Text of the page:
Bible Review 3:2, Summer 1987


By Steven Fuchs

Bible Review

Solomon—The King Without a Prophet

The fact is rarely noted. King Solomon didn’t have a prophet to bug him, to trouble him, to nag him. The contrast with other kings of Israel is striking.

Saul was the first king of Israel (c. 1020–1000 B.C.). He was virtually controlled by the prophet Samuel. From the time of Saul’s anointment to the day of his death, the personality of Samuel dominated him. It was, of course, Samuel to whom the people had turned for a king in the first place; the choice of Saul was entirely Samuel’s. Every action of Saul from that day forward was subject to Samuel’s critical review.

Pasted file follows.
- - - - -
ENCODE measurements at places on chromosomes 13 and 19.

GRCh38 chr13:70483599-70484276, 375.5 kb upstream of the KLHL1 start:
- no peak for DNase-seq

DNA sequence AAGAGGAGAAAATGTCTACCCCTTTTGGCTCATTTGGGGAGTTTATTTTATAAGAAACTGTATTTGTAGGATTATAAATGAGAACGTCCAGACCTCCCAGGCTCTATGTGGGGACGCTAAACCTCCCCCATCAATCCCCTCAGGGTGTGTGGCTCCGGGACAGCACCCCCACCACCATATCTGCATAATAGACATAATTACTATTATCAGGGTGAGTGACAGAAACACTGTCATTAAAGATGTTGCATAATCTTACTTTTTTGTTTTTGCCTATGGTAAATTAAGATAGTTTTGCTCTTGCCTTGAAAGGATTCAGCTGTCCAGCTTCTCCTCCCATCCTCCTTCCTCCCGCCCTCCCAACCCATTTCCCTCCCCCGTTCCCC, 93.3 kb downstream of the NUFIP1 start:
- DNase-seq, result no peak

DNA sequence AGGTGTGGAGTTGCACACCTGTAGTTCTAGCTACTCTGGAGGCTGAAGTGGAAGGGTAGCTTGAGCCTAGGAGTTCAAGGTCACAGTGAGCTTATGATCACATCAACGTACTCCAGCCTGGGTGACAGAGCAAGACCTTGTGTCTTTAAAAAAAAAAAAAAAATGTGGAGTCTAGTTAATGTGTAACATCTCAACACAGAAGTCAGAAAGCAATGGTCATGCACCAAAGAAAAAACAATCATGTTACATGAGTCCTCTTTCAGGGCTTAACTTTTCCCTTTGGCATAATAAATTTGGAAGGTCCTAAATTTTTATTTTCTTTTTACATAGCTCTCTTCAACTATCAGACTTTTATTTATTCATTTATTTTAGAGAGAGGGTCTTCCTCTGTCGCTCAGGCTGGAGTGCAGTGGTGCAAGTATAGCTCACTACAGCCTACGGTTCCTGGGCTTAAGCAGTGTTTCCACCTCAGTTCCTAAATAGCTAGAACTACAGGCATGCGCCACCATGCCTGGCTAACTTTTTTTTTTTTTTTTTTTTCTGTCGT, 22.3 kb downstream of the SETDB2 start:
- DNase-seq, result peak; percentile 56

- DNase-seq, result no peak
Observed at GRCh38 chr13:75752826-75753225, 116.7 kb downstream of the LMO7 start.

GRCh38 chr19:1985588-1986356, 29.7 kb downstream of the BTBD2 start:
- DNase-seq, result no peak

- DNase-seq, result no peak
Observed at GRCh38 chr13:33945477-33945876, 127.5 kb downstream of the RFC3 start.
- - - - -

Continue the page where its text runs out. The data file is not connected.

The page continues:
When Samuel failed to arrive seven days after the appointed time for a sacrifice at Gilgal and the people began to scatter, Saul made the seemingly logical decision to perform the burnt-offering without Samuel, surely a minor exercise of royal authority. Immediately afterward, however, Samuel arrived and demanded of Saul: “What have you done?” (1 Samuel 13:8).

Saul plausibly explains why he offered the sacrifice without Samuel, but Samuel retorts: “You acted foolishly in not keeping the commandments that the Lord your God laid upon you! Otherwise the Lord would have established your dynasty over Israel forever. But now your dynasty will not endure. The Lord will seek out a man after His own heart, and the Lord will appoint him ruler over His people, because you not abide by what the Lord had commanded you” (1 Samuel 13:13–14).

Join the BAS Library!

Already a library member? Log in here.

Institution user? Log in with your IP address.